UT Arlington ASTR 1345 - Exam 3 Study Guide (6 pages)

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Exam 3 Study Guide

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Exam 3 Study Guide


Goes through lectures 18-22

Study Guide
University of Texas at Arlington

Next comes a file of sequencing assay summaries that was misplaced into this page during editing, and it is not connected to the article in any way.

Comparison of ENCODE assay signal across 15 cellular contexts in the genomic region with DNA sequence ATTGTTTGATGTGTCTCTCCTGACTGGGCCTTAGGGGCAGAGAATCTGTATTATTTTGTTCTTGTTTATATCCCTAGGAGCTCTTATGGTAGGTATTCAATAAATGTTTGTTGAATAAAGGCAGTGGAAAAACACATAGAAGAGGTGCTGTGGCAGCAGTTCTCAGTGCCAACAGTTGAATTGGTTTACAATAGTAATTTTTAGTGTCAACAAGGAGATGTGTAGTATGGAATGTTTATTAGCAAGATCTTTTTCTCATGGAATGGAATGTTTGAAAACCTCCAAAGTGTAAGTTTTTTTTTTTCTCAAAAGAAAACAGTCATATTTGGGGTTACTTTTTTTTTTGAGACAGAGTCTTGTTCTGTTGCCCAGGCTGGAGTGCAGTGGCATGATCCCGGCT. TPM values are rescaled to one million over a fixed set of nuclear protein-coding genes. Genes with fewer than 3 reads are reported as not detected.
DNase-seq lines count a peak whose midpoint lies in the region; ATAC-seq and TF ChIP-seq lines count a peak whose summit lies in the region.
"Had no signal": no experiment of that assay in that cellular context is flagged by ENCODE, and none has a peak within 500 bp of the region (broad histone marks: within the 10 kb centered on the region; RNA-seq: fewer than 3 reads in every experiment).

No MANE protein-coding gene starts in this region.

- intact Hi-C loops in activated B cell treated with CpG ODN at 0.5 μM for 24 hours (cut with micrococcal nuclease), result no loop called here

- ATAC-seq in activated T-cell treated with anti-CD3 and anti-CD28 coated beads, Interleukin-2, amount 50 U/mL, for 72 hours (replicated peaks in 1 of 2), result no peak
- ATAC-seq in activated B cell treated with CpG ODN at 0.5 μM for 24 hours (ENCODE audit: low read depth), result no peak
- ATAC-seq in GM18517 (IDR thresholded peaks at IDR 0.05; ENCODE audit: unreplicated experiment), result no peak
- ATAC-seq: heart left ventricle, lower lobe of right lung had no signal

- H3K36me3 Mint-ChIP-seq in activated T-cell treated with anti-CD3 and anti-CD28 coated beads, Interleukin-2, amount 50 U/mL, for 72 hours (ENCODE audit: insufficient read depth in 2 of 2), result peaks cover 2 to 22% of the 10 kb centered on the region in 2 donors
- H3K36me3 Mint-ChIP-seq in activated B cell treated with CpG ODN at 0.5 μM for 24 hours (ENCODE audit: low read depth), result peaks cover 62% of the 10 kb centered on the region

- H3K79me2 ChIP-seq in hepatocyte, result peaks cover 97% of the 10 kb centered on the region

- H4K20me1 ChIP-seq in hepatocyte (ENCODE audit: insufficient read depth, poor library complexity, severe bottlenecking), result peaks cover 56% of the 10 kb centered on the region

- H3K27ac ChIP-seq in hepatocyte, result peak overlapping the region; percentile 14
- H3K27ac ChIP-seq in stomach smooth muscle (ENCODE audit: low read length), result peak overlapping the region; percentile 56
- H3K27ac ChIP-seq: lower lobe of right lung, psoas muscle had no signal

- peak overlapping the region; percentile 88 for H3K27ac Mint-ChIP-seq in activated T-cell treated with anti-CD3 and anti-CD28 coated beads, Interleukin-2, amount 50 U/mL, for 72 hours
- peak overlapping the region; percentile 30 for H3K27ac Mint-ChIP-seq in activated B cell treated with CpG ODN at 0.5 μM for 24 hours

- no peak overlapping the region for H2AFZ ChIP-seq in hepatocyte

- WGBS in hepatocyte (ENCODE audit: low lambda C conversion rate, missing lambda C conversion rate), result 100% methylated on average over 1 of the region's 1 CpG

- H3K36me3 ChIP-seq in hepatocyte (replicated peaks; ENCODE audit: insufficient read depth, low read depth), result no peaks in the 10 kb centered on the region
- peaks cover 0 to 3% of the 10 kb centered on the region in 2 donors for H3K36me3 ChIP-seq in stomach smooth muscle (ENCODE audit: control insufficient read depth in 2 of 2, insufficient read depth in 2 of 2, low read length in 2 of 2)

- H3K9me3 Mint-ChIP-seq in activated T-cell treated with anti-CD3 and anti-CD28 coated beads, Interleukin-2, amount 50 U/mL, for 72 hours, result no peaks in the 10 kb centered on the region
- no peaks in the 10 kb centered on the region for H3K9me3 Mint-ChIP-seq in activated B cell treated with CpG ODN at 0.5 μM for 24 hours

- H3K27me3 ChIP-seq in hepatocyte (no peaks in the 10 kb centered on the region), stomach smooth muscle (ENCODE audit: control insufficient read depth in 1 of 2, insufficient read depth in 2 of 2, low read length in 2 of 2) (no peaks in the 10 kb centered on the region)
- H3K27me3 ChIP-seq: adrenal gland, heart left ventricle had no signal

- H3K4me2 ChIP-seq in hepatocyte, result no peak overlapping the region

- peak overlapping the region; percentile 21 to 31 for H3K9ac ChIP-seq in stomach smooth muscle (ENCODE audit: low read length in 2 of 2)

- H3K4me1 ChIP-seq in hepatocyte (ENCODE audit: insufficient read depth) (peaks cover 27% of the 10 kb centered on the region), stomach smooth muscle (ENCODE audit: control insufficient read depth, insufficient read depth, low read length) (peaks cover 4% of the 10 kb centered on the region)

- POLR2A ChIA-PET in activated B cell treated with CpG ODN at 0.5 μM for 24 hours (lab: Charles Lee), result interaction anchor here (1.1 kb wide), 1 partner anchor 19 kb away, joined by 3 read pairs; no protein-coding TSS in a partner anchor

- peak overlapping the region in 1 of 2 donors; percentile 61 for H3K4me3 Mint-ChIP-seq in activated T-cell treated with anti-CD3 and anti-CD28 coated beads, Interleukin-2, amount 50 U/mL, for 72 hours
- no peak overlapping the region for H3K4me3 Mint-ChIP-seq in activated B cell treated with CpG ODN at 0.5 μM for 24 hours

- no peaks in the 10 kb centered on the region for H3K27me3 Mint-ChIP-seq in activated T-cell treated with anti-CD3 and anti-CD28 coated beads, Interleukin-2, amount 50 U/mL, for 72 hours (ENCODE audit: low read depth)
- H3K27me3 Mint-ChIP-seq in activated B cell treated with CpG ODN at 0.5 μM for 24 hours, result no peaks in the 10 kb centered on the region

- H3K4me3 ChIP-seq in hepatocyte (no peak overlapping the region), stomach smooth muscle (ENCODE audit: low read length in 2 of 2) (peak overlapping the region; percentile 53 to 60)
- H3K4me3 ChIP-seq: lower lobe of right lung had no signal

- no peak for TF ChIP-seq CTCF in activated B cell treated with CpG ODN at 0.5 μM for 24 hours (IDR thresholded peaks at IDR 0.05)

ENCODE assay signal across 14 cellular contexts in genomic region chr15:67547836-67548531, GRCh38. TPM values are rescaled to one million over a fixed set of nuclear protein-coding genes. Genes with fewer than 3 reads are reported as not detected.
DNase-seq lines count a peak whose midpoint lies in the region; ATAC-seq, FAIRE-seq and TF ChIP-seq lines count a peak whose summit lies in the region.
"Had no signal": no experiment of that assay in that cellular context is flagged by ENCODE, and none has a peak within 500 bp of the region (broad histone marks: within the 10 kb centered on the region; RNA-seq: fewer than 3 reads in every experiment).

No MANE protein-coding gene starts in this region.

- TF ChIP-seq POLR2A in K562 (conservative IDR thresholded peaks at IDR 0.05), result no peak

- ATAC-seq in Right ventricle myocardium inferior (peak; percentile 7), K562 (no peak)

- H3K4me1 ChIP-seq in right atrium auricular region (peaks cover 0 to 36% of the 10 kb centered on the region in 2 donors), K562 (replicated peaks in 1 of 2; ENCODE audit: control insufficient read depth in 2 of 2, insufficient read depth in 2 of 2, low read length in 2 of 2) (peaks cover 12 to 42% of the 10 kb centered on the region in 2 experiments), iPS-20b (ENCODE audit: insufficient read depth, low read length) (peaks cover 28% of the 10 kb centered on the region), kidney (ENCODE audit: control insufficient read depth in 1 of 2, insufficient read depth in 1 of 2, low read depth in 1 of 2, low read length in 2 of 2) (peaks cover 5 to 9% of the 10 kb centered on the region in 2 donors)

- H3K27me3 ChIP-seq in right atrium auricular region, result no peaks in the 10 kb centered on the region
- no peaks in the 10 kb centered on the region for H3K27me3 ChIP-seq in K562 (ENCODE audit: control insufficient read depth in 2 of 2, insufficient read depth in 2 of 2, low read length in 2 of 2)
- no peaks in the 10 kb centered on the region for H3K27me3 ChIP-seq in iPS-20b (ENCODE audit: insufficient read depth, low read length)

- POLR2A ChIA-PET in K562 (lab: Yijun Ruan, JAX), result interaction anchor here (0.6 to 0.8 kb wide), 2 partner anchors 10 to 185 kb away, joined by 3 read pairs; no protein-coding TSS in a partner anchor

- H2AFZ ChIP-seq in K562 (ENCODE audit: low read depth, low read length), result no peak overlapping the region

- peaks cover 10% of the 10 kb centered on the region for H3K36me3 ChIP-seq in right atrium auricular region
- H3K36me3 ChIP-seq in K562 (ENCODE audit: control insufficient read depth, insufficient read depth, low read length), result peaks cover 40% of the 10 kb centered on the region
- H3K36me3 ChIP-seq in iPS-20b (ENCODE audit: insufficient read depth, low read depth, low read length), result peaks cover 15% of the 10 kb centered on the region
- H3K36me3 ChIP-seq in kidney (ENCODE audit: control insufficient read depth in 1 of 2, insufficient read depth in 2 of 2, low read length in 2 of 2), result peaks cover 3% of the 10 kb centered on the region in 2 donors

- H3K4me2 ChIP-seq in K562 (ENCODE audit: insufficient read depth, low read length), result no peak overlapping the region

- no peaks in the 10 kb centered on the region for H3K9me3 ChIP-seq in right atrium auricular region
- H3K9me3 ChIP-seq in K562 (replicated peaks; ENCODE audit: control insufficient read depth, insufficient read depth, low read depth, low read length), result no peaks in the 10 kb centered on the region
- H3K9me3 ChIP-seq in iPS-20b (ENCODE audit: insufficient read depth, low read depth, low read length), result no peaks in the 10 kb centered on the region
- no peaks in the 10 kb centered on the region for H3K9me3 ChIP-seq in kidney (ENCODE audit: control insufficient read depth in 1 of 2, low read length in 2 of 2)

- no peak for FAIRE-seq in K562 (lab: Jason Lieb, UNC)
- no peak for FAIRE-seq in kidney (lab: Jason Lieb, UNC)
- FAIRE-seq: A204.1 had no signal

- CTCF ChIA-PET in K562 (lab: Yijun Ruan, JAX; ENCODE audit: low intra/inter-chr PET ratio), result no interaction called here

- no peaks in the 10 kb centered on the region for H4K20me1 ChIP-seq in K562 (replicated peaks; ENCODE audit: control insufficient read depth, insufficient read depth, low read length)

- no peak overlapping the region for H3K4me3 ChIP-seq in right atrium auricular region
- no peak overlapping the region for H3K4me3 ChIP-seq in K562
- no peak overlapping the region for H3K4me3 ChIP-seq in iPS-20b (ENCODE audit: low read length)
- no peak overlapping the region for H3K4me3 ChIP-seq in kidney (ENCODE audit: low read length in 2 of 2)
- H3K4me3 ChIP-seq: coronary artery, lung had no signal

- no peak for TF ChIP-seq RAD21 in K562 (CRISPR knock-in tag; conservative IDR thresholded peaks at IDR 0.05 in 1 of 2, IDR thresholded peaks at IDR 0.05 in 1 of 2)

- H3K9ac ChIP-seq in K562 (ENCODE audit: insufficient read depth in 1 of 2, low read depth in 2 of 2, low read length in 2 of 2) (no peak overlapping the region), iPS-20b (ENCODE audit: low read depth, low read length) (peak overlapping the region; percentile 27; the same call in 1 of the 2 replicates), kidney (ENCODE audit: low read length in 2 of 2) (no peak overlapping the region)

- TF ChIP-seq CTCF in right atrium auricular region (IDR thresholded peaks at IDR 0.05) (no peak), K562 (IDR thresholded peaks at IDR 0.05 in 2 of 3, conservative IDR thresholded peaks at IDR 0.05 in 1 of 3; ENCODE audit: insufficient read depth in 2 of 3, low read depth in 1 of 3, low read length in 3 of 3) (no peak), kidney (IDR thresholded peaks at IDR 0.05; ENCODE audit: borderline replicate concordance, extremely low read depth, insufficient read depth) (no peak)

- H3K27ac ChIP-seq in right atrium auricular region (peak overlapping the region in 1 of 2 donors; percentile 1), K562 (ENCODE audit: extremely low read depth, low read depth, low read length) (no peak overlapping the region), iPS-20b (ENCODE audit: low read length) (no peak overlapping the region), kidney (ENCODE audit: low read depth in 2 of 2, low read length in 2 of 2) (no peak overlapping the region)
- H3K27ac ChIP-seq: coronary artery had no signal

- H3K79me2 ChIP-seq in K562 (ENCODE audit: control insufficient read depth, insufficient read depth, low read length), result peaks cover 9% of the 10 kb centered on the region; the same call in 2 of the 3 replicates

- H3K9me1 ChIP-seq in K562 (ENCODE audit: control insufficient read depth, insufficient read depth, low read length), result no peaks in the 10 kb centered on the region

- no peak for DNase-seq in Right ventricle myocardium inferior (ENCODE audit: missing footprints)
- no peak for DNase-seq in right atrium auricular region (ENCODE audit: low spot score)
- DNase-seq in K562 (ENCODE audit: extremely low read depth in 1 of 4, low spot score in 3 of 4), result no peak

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ASTR 1345 1nd Edition Exam 3 Study Guide Lectures 18 22 Lecture 18 November 6 Origin of the Solar System What do we know about our Earth The Earth is made of 74 Helium 25 Helium and 1 consisting of heavier elements A cloud gas collapses if it has a low temperature so that the outward thermal pressure is small or high density so gravitational pressure causes the cloud to collapse inwards It also collapses if the disk is rotating The rotation of the Earth would be faster without the Moon Earth developed a permanent atmosphere because speeds imparted to the gases of the second atmosphere by sunlight were not high enough to enable them to leave Earth s gravitational bonds Helium and Hydrogen through geographical change formed volcanoes that created CO2 and those 3 then created toxic water and very primitive bacteria Then the CO2 was converted to oxygen by early plant life How do terrestrial planets and gas giants differ Terrestrial planets are mostly solid have a lower mass slower rotation higher density no rings and fewer moons Gas giants are mostly fluid have a higher mass fast rotation lower density rings and many moons What is the troposphere The troposphere is the lowest level of Earth s atmosphere Which is where all of Earth s weather occurs 75 of the mass of the atmosphere lies in this layer Temperature drops from an average 290K at ground level to 218K at 11 km Convection causes the weather It causes hotter air near the ground to rise and cooler denser air to fall What is the stratosphere The stratosphere is the 2nd layer in Earth s atmosphere in the realm of the ozone layer Temperature increases because of the ozone layer What is the mesosphere Mesosphere is the 3rd layer above the stratosphere Temperature drops to a minimum of 200K What is the ionosphere The ionosphere or thermosphere is the 4th layer above which the Sun s ultraviolet radiation heats and ionizes atoms producing charged particles that reflect radio waves Lecture 19 November 11 Earth and the Moon What is Earth s core made of The Earth s core is of iron and nickel surrounded by less dense mantle and a thin outermost crust The inner core is solid because of very high pressure while the outer core is liquid What is the mantle The mantle consists largely of minerals rich in iron calcium and magnesium It s made of hot plastic like rock that flows slowly to Earth s surface The mantle breaks the crust in a process known as rifting What is the crust The crust is Earth s outermost layer composed of relatively low density rock Define plate tectonics Plate tectonics is the motion of large plates of Earth s surface caused by convective motions in the underlying mantle Define continental drift Continental drift is the gradual movement of continents over the surface of Earth due to plate tectonics Define seafloor spreading Seafloor spreading is when magma upwells along rifts in the ocean floor causing adjacent segments of Earth s crust to separate What is the Moon s surface The Moon s surface is powdered rock built up over billions of years Although it s not moist it sticks together like wet sand What covers the Moon Mare covers 17 of the moon It is the large relatively crater free plain on the moon and was caused by magma from the Earth s core Define rilles Rilles are winding cracks in the surface caused by the collapse of solidified lava tube What is the Moon s temperature Night time surface temp inside the coldest craters in the northern polar region have been measured as low as 26K During the day temps At the equator can reach 400K which indicates that the moon has one of the most extreme thermal environments How does the Moon affect Earth s tides The water on the part of Earth s surface closest to the Moon experiences stronger gravitational attraction to the moon than the body of Earth What is high tide Water is pulled away from the surface by the Moon which is high tide What is tidal shift The difference in water heights between high and low tide is known as tidal shift What are spring tides Spring tides are the largest tidal shifts and occur when the Sun and Moon pull in the same direction This occurs when all three are in a straight line What are neap tides The smallest tides are neap tides and occur when the Sun and Moon pull in opposite directions Lecture 20 November 13 Mercury Venus Mars What do we know about Mercury Mercury is 20 the size of the Earth and has extreme variations in temperature Mercury has no seasons and there are traces of an atmosphere Mercury is filled with subtle blue and red areas and wrinkle like ridges are an indication that Mercury is shrinking It has active volcanoes and a magnetic field What is the Caloris Basin Caloris Basin is found on Mercury and it is a crater of about 800 miles in diameter It was probably formed by a major impact that occurred early on and shock waves from the impact produced a hilly landscape on the opposite side of the planet What do we know about Venus Venus is about the same size as Earth and has a runaway greenhouse effect caused by its dense toxic atmosphere which is hot enough to melt iron Venus has no magnetic field and only the Moon outshines Venus because of its proximity There are a lot of lava plains and the surface temperature is 750K at all times and latitudes What do we know about Mars Mars is half the size of Earth and contains the highest mountain and the deepest and longest valley Because of its smaller size the interior f Mars cooled faster than Earth s so surface activity has ceased Mars sky is red due to fine iron oxide rust There are multiple indications that Mars once had water Lecture 21 November 18 Space Missions and Jupiter What are Mars moons Mars has 2 small moons named Phobos and Deimos discovered in 1877 by Asaph Hall Phobos is potato shaped and its period of 5 hours means it orbits faster than Mars rotates so it moves west to east across the sky It is now believed that this moon is more like a pile of rubble Deimos moves from east to west across the sky in about 3 Earth days What happened with Voyager 1 and Voyager 2 Voyager 1 and 2 each reached Jupiter in 1979 Saturn gave Voyager 1 a gravitational slingshot out of the Solar System Voyager 2 used Saturn s gravity to propel it closer to Neptune 1986 and Uranus 1989 In 2008 after 31 years of travel both Voyagers crossed different parts of the solar system boundary known as the termination shock 90 AU from the Sun What was the Galileo mission Galileo made 3 passes through the inner